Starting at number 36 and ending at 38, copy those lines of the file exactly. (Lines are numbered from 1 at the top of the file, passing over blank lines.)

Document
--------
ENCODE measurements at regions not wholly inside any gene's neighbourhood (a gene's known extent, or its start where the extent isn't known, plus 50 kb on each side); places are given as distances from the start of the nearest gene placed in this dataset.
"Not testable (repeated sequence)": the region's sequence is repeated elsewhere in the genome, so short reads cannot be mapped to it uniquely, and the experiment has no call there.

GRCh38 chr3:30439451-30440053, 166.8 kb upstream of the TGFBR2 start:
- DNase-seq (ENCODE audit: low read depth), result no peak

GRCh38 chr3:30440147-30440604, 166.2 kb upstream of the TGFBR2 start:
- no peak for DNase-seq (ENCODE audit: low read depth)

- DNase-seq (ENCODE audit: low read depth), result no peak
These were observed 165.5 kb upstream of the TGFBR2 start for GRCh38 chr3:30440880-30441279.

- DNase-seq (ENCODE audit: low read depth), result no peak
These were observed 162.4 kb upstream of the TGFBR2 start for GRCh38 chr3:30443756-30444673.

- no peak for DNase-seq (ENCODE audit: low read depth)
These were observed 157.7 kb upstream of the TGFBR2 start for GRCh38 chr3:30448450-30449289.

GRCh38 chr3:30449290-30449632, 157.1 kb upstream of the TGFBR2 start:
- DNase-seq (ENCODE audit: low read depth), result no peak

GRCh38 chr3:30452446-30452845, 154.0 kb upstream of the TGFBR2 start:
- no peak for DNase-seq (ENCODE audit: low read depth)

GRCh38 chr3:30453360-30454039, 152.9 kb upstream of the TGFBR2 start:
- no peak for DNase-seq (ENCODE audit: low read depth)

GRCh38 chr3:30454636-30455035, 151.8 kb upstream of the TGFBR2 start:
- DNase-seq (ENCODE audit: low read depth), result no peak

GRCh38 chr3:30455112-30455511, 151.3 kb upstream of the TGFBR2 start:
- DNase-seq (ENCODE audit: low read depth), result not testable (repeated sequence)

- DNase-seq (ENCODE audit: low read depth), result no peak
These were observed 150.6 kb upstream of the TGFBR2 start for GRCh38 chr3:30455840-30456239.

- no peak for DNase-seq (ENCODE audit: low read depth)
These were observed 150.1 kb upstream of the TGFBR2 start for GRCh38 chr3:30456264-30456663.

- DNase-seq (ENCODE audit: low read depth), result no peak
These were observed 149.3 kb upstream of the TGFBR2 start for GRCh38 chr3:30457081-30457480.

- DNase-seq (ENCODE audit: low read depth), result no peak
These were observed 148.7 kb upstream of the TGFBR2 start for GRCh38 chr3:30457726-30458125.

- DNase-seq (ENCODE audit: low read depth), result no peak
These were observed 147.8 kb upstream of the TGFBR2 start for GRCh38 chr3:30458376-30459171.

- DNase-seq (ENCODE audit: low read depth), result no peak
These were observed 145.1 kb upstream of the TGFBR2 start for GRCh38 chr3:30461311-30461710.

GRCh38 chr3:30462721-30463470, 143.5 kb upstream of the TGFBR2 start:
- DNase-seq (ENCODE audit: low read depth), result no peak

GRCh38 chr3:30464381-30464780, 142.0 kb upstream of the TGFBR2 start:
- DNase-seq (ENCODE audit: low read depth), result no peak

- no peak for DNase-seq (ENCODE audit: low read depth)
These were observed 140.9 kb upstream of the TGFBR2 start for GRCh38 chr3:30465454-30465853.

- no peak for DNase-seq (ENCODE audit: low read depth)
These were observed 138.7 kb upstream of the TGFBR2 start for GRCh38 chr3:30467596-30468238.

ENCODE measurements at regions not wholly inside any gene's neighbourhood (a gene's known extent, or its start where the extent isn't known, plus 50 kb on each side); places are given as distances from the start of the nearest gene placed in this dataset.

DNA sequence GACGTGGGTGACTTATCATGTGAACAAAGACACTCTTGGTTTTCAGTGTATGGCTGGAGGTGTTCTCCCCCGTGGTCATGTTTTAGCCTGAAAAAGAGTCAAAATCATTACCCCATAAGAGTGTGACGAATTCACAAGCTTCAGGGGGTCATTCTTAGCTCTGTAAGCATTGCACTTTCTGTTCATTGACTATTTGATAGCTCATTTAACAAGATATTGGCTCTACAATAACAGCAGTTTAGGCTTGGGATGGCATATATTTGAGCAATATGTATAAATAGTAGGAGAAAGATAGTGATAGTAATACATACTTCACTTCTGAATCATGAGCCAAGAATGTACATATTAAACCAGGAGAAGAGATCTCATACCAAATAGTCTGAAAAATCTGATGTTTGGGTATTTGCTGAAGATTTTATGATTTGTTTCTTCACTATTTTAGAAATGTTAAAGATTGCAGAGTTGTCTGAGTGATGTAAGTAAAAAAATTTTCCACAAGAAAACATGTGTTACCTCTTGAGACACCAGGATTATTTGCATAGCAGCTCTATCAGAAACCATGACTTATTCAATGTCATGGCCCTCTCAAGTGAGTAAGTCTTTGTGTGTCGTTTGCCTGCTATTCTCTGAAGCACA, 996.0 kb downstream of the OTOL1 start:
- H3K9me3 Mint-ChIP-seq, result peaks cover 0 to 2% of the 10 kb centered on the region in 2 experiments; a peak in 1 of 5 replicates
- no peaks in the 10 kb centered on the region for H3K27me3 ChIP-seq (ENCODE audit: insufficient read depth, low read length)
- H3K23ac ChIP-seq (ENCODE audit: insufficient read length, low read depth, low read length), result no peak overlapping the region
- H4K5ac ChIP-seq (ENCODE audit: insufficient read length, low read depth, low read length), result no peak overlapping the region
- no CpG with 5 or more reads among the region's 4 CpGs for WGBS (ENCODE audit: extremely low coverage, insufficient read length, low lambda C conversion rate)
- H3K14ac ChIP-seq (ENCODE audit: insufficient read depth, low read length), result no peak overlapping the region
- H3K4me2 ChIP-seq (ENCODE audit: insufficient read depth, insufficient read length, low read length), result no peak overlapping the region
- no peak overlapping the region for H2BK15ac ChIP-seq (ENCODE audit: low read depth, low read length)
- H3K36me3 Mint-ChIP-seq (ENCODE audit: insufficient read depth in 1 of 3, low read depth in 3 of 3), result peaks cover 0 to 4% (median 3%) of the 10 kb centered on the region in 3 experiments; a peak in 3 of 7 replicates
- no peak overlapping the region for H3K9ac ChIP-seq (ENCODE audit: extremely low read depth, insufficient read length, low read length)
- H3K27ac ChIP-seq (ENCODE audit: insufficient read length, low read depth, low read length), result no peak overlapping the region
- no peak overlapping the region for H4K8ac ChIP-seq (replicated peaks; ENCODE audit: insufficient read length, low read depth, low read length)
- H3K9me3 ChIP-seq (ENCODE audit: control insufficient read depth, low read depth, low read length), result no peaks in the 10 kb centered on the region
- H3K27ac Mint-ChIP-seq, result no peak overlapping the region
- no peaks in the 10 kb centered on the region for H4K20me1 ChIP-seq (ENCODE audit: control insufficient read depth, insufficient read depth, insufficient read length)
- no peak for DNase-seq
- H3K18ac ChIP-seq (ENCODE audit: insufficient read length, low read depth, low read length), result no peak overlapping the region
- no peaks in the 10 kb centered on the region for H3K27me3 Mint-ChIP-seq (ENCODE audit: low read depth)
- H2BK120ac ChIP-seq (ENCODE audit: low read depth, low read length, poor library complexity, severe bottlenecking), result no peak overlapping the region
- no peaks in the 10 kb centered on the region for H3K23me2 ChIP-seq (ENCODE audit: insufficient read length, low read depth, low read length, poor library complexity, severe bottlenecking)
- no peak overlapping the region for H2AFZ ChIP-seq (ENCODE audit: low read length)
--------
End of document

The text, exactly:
- DNase-seq (ENCODE audit: low read depth), result no peak

GRCh38 chr3:30464381-30464780, 142.0 kb upstream of the TGFBR2 start:
- DNase-seq (ENCODE audit: low read depth), result no peak